• dude

        Are you actually going to blame people who wants equal rights for the shake of capitalism? Shame a nation, are you kidding me? With an image of two people kissing? That’s a bit hypocritical to say they’re trying to shame a nation from a simple message posted by one individual in an organization without prior approval from the board, and considering how gays are being treated in that nation to begin with. Then apologizing afterward, more like they got an unhappy call from Bernie or FIA.

        It’s doesn’t matter if they aren’t LGBT supporters, F1 is an international sport and many teams are proud of having employees from many different nationalities. So much for FIA launching racing against racism when Lewis got bullied at Spain, never heard anything from that. But then it’s motorsport to begin with and we still have a large chunk of fans thinking women aren’t fit for it, so I think there’s a long way for motorsport to go.

        Anyway, no Olympic, Russian GP and Yota phone for me.

        • dude

          Ironic considering the image F1 is trying to portray with this year’s cars.

        • That’s not what I’m advocating, no. I think Lotus F1 is in the business of racing in F1 and not in the business of human rights activism…the last time I checked anyway. :) A pic of two men kissing is a narrative, mate, and it is coupled with the allegations, pressure and highlighting of Russia’s stance on LGBT rights. this incident doesn’t live in a vacuum my friend, it adds to the narrative of shaming Russian for their position. Here in the states, NBC is placing a very heavy hand on Russia’s position by creating feature packages about it and host Bob Costas mentioning it a lot in the opening of the games. I think this tweet is an additive to conversation and pressure being placed on Russia’s position.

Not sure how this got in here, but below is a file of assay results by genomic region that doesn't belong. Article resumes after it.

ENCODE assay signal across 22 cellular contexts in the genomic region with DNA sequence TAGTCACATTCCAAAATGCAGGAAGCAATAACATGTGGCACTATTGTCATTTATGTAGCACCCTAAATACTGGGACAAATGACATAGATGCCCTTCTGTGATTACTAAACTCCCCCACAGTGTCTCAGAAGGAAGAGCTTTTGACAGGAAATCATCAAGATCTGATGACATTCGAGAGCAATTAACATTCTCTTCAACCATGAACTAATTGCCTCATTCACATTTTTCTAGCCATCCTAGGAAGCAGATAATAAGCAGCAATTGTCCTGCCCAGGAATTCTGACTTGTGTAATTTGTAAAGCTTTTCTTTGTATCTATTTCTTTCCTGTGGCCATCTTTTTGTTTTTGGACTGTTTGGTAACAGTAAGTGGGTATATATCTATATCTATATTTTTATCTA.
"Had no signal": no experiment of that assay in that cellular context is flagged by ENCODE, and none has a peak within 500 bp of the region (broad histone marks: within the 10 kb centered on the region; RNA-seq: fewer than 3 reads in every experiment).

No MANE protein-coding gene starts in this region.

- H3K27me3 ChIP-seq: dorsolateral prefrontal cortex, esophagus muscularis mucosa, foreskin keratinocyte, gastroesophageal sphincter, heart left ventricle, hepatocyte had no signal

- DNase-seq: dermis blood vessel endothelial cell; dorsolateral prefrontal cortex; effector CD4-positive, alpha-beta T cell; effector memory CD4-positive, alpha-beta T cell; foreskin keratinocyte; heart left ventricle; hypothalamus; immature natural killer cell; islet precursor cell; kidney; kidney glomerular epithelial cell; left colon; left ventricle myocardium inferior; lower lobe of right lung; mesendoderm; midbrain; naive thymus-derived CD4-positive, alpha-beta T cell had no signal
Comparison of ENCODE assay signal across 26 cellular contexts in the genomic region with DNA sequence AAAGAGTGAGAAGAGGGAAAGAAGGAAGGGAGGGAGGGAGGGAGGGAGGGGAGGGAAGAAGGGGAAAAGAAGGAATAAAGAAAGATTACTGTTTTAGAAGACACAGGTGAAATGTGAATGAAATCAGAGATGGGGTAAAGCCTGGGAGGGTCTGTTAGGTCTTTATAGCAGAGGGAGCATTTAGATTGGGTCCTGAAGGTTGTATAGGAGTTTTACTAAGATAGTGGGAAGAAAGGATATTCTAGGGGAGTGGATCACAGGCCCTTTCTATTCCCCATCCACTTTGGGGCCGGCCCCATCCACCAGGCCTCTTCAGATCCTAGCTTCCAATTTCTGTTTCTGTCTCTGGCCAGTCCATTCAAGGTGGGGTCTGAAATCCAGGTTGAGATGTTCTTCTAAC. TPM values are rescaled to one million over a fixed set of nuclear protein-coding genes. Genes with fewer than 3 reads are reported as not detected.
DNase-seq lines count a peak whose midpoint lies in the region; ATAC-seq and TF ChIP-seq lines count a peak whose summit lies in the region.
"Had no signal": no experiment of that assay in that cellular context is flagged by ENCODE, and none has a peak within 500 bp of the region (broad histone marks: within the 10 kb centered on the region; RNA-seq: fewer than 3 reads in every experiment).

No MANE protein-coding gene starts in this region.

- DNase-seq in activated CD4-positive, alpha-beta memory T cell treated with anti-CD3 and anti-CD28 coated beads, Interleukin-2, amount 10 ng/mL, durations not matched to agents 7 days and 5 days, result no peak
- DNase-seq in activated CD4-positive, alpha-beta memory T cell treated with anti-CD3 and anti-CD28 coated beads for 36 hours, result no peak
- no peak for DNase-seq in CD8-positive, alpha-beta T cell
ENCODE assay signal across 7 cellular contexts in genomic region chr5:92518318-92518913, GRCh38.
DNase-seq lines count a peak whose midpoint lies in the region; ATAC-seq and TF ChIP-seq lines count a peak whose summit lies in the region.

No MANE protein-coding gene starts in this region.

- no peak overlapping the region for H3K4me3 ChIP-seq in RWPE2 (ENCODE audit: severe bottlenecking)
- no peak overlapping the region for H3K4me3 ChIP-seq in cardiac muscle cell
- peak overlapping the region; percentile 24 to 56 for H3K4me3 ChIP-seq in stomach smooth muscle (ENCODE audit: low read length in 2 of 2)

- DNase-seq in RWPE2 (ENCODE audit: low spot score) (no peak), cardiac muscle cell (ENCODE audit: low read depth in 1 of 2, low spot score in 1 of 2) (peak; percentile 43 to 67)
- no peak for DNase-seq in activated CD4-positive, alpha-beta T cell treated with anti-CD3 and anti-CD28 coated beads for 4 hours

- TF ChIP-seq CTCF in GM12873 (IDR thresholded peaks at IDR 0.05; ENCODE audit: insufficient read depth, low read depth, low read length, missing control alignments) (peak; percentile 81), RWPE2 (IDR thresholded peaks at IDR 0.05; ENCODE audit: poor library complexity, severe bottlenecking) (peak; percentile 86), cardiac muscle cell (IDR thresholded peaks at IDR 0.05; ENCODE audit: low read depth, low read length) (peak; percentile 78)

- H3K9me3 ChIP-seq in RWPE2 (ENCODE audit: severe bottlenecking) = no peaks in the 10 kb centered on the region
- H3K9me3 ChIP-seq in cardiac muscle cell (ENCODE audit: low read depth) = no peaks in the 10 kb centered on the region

I’m not sure claiming the international aspect of F1 is justification for it becoming a vehicle for human rights violations via social media etc but I know that we all were discussing this around Bahrain and I know what F1’s position on that was so I doubt they feel compelled to champion LGBT causes or any other causes rather than try to stay apolitical. At least that is the sense I get but there is precedence for deviation such as Apartheid boycott etc. The issue with Lewis was that it was happening in the sport itself, the actions taken were not cast toward the entire nation of Spain or a completely different sport. It was happening, tragically, within F1 at the tests and that called for action..rightfully so.

          • Rik

            NC, what the world is running into is a scary place where people have not learned the lessons of “take care of your business and your business will take care of you” rather these people would rather pontificate the world’s problems just for the sake of wanting to evolk a thought. How Socrates’ism of them to do so. Carry this on to much however, and they won’t have time enough to devote and concentrate on the business of F1.

            However, F1 is a business about entertainment derived from race cars and with Lotus’s financial down turns maybe they should first and foremost preserve the company and use a personal agenda on their own personal time. If Lotus’s F1 sponsors wish to do an ad in which its character’s are gay then so be it, but that’s not a race car team’s business. Building, designing, managing and hopefully winning GP’s is.